Bathers at Asnières by Georges Seurat (See above)

I wish that, at this point, I could claim that my favourite work of art was something by Christo or Cindy Sherman or Graciela Iturbide or Vermeer, all of whom I love. The trouble is, I don't love anything as much as I love Bathers at Asnières. Seriously. Look at it. Could anything be more perfectly arranged? It isn't pointillism yet; it's too early for that. It's subtler, I think. Look at the river. Look at the way that even those sections that seem, at first, to be one colour are actually made up of different colours: all those shades of blue. As Will Gompertz writes,

"The white shirts, sails and buildings are the service of Seurat's overall design: they are there to bring to vivid life the colours around them, making the greens, blues and reds vibrant. He is beginning to work out that the more he separates the colours, the greater sense of brilliance they radiate."

I maintain that you can feel this. Or, at least, that I can. When I go to the National Gallery I always choose to look at this picture first. I feel like I'm soaking it up. I think it's like a poem in that it captures all of the tiny things that add up to a single moment. As an artist of whatever type, you're trying to create something durable out of moments that are heartbreakingly evanescent. And what is more durable than this? Go and see it. It's huge.

"Stay With Me (Baby)" by Lorraine Ellison

There's a Buddhist parable somewhere in which a student complains to his teacher that concentrating on your breathing is boring. The master holds the student's head under water for a long time; I think he nearly drowns him. Then he says something like: "When you want enlightenment as badly as you wanted to breathe then, come back and talk to me." There are days when I think that all music should feel like that.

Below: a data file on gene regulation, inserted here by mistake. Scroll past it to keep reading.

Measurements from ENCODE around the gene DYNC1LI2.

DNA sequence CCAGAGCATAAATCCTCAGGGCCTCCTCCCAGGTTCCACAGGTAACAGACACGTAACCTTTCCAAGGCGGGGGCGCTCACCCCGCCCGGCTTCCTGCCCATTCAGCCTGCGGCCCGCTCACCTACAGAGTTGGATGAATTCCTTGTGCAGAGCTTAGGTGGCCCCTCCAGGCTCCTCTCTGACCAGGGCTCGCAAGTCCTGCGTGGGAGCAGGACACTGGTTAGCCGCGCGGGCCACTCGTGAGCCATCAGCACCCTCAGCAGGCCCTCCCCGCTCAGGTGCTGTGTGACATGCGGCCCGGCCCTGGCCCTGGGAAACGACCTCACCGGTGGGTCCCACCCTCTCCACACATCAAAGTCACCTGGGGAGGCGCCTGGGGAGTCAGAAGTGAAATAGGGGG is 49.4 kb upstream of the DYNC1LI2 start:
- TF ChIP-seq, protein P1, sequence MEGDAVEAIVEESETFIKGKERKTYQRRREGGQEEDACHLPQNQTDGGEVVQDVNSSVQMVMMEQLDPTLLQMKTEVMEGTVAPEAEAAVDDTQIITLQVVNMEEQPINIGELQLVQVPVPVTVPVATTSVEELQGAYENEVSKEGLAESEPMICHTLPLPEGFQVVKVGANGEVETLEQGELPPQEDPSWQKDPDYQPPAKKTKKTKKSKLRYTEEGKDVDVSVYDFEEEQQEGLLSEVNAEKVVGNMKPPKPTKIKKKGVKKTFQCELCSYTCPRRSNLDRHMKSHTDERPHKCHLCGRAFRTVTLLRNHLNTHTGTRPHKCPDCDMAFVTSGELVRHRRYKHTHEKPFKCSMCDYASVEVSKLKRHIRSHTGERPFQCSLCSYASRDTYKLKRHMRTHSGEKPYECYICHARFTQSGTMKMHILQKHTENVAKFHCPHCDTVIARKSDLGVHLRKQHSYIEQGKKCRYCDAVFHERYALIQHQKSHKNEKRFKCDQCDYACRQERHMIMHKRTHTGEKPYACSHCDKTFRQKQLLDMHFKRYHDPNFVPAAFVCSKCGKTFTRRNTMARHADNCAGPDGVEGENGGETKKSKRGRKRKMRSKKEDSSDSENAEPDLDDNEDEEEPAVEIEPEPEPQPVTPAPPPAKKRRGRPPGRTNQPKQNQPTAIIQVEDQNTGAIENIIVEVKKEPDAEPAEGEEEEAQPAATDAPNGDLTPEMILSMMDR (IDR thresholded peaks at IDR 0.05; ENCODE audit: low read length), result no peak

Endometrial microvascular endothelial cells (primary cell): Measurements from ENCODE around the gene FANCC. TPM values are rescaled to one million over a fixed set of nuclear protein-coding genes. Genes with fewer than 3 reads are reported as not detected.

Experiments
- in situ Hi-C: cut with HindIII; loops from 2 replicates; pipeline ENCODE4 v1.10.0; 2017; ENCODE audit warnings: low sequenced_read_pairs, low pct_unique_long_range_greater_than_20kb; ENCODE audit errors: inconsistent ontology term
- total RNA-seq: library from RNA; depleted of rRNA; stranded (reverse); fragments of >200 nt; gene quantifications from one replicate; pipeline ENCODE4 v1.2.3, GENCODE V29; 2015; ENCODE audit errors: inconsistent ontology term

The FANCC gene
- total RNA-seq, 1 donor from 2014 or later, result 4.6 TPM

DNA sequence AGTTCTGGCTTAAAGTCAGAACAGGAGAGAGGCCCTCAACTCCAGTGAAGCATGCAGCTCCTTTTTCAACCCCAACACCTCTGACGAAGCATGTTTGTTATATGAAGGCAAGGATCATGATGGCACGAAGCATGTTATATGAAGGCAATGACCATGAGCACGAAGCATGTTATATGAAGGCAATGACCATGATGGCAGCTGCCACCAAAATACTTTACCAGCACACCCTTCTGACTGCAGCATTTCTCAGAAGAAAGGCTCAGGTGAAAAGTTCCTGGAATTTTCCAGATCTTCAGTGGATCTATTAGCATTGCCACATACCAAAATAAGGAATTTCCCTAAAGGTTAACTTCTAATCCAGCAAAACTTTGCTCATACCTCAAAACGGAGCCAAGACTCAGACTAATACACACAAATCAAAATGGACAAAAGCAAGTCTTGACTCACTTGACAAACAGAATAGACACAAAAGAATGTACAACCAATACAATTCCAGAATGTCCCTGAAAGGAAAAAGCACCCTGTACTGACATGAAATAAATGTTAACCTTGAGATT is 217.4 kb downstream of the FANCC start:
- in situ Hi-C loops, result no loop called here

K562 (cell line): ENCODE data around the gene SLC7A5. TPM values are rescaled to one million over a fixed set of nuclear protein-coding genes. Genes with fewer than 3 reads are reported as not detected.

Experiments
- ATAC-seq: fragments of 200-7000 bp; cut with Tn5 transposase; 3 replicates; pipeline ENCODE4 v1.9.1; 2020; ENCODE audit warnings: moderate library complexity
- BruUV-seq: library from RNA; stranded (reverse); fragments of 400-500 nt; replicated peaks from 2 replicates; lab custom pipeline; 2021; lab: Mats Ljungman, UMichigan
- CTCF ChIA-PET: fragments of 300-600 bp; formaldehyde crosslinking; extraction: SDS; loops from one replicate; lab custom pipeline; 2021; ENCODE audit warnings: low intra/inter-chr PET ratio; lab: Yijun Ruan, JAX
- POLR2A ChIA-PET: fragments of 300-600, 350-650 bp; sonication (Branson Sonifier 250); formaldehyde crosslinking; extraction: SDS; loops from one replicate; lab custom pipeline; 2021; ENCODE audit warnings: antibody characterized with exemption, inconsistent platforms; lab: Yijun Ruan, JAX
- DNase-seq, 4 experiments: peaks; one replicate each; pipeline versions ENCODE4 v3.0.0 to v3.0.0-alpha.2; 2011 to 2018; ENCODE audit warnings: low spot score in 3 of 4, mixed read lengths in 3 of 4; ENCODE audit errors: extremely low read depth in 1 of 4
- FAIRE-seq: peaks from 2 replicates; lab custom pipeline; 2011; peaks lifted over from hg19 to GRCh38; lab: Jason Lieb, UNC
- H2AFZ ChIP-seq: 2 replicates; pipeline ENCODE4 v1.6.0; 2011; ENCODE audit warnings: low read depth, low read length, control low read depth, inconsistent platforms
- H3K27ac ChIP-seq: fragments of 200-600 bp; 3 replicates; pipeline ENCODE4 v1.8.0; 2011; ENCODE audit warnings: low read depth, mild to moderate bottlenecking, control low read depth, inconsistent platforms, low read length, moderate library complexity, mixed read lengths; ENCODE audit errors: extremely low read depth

And, no, a singer can't always feel exactly what they say they're feeling in a song. How can they? They're performing it, and they will have to perform it over and over again. It's the same with songwriters. Sometimes, they're writing what they felt yesterday or a year ago or what one of their friends is feeling or what they've read about or talked about or dreamed about. But great writers and singers summon it up. You trust them because you know that they know what they're talking about. In the words of the Bible (and Jerry Lee Lewis): "Either be hot or cold. If you are lukewarm, the Lord will spew you forth from His mouth." Even Joni Mitchell, who sometimes seems to be holding her songs at her fingers' ends, has a voice that resonates with everything that she has felt, over time.

Which is another way of saying that this is an astonishing record. It's like being in a wind tunnel. You have to play it loud; to live right in the middle of it. It's passionate and raw and, at the moment that she sings it, deeply felt. I do understand that you need (one needs) a breather. If you had this all the time you'd be wrung out. But it still begs the question: why, in music and elsewhere, would you want anything else?

Alan Humm is the editor of One Hand Clapping. You can find more of his writing here.